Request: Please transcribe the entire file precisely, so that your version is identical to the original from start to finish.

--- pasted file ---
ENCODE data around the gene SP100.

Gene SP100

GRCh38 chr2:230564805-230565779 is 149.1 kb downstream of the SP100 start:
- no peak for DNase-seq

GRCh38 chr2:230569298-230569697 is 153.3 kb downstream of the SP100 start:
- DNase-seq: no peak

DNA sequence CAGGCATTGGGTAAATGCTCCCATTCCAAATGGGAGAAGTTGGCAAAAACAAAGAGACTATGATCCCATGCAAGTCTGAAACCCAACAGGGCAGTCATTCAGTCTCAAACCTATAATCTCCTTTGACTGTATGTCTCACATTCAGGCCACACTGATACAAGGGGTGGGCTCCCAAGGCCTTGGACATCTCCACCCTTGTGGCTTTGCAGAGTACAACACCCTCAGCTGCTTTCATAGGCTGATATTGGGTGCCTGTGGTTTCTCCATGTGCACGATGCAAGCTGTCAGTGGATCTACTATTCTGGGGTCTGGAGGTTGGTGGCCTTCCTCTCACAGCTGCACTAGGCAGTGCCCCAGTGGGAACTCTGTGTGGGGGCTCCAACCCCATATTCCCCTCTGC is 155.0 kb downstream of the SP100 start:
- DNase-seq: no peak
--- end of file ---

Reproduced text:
ENCODE data around the gene SP100.

Gene SP100

GRCh38 chr2:230564805-230565779 is 149.1 kb downstream of the SP100 start:
- no peak for DNase-seq

GRCh38 chr2:230569298-230569697 is 153.3 kb downstream of the SP100 start:
- DNase-seq: no peak

DNA sequence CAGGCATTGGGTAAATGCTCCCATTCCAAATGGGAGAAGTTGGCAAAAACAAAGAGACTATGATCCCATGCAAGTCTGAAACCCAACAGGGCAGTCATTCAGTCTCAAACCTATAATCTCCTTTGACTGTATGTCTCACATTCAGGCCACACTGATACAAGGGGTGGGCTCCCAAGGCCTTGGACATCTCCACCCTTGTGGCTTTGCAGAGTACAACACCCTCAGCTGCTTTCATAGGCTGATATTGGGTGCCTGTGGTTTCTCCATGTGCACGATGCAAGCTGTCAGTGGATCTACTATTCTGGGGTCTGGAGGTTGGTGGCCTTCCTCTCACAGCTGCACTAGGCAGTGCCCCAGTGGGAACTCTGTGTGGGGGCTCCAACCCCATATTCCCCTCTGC is 155.0 kb downstream of the SP100 start:
- DNase-seq: no peak